The tiny fishing village of Aberdaron, at the tip of the Llyn Peninsula on the north west coast of Wales, has for many centuries served the needs of pilgrims on their way to Bardsey, the 'isle of twenty thousand saints'.
Three pilgrimages to Bardsey were equal to one to Rome, so Bardsey was a very important religious site – especially for poorer folk, for whom a pilgrimage to Rome would have been out of the question. And with the village's proximity to the island (Aberdaron is the last village on the mainland before crossing the Bardsey Sound), Aberdaron grew in importance; stopping at Aberdaron was the last opportunity for pilgrims to rest and eat before making the often dangerous crossing to the island.
If you visit Aberdaron today, the first thing you'll notice is how old and quaint the village is.
Although of course there are modern buildings in Aberdaron, most of the village is, or at least appears to be, very old. The River Daron, whose mouth gives the village its name (in Welsh, 'aber' means the mouth of a river, so 'aber Daron' means 'the mouth of the Daron') is crossed by a simple yet beautiful stone bridge, which adds to the character of the village.
Y Gegin Fawr (the Great Kitchen), one of the oldest buildings in the village, dates back to the 13th century. It started life as a communal kitchen where pilgrims on their way to Bardsey would stop off to eat and rest while waiting for the boat across to the island. While parts of the building have been altered over the centuries, the building's layout is still much as it was originally.
One of the most beautiful buildings in Aberdaron is St Hywyn's Church, which overlooks the sea. There's been a place of worship here since the fifth century, though the original structure would have been wooden. Some of the stonework at present-day St Hywyn's dates back to the 11th century. The church was renovated in the 19th century but parts of the Norman structure still stand. The church is also home to two tombstones that have been dated to the late fifth or early sixth century.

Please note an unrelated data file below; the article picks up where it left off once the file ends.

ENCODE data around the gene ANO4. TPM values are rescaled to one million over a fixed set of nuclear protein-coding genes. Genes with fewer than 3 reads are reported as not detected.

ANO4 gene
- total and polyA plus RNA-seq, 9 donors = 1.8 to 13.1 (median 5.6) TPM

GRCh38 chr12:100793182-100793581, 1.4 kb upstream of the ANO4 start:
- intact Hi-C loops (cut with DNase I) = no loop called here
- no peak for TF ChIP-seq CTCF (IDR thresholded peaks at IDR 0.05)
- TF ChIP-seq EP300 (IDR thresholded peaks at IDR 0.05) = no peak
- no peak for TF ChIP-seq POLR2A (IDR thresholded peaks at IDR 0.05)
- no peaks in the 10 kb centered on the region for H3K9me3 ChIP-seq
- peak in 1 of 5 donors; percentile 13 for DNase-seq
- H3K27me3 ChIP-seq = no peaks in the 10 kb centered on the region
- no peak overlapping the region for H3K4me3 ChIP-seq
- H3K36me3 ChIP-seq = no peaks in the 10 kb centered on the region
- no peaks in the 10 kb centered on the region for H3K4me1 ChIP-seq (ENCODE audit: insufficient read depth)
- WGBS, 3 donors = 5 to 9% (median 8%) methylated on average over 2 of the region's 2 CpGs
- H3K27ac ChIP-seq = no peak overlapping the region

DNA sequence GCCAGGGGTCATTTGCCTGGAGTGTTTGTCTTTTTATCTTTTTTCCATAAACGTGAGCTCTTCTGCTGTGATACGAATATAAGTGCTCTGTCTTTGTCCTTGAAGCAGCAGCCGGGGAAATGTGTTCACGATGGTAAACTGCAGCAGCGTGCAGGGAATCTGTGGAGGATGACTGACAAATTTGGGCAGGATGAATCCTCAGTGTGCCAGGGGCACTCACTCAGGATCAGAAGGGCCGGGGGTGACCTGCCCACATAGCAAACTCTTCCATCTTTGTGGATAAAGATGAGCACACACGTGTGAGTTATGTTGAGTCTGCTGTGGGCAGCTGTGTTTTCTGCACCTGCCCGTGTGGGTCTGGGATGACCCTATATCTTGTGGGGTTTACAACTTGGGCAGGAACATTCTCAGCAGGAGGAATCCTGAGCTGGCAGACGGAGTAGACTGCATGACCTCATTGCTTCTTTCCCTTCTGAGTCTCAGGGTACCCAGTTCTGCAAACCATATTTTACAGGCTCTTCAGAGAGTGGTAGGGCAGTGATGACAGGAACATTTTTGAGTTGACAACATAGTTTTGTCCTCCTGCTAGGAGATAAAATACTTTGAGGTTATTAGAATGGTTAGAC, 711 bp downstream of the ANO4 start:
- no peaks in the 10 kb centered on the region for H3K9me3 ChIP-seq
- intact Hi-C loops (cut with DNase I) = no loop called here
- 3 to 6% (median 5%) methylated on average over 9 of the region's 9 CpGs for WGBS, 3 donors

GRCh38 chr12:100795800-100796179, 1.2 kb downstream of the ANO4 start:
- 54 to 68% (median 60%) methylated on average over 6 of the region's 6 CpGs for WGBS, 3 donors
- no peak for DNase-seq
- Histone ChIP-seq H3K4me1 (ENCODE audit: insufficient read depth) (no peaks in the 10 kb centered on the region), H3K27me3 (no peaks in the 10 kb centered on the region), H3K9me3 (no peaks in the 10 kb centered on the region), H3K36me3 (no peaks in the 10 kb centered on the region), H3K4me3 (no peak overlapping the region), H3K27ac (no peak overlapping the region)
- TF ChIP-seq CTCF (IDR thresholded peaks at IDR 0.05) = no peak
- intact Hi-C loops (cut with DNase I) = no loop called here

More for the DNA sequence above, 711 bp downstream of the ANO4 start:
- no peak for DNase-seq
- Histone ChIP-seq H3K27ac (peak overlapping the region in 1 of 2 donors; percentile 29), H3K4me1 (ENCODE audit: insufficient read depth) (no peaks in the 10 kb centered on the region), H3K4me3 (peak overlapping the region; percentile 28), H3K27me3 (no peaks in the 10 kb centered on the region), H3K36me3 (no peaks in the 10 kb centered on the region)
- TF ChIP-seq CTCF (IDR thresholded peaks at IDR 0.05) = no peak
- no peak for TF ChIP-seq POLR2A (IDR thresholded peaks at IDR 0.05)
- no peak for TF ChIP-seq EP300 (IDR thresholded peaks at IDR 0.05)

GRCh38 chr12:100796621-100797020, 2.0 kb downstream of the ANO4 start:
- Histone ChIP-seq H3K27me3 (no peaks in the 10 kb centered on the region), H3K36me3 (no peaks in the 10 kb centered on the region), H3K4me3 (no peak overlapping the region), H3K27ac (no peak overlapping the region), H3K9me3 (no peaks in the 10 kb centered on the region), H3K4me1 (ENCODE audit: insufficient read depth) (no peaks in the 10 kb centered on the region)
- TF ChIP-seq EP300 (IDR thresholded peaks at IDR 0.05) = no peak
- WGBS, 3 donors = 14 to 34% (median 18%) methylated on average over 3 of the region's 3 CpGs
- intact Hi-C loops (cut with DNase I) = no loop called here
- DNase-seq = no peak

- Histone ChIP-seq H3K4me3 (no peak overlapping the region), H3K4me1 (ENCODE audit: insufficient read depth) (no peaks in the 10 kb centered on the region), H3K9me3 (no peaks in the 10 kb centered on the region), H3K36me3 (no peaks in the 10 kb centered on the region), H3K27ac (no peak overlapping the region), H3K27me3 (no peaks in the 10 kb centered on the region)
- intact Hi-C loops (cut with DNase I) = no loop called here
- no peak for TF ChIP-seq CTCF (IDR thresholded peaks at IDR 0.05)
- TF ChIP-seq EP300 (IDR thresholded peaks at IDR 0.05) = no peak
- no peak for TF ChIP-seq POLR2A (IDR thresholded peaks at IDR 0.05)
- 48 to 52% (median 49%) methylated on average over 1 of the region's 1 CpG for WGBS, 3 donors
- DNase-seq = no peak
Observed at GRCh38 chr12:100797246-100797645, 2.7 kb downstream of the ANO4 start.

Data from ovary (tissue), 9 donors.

Visitors to the church are fascinated by the exhibition about the life and works of the famous poet R S Thomas, who was vicar of St Hywyn's from 1967 to 1978 and whose works were often inspired by the local landscape.
A building in Aberdaron that might surprise you is the old post office, which is now a private home. The building looks as if it's been there for centuries; in fact, it was designed by Clough Williams-Ellis, Portmeirion's architect, in the mid-20th century.
Apart from the beautiful old buildings, what is there to see and do in Aberdaron?
There's a wonderful beach, which is popular with families, walkers and watersports enthusiasts. Nearby is Porth Meudwy, where depending on the time of year and conditions it's possible to take a boat trip to Bardsey and discover the island's fascinating history and folklore (there are many tales connecting King Arthur to this part of Britain, including one which says his ship is wrecked at the bottom of the Bardsey Sound).
The Llyn Coastal Path is popular with visitors and locals alike; a walk on the path is one of the best ways to discover the beautiful landscape and seascape of the Llyn Peninsula, and from parts of the path on a clear day you may even catch a glimpse of the Wicklow Mountains in Ireland.
Wildlife watching is a popular activity in the area. The sea here is home to seals, porpoises and dolphins, and you can easily lose yourself for a few hours by watching the water, waiting for these wonderful animals to put in an appearance. Watch the skies, too; there are many varieties of birds to be seen, such as puffins, Manx shearwater and chough.
A visit to Aberdaron, for all its modern conveniences like tarmacked roads, electricity, telephones and the like, feels like stepping back in time. The world may have moved on where technology is concerned, but in traditional fishing villages like Aberdaron, time stands still for those that are prepared to stand still with it and soak up all the character that's been left behind by over a millennium's worth of being loved by all who visit.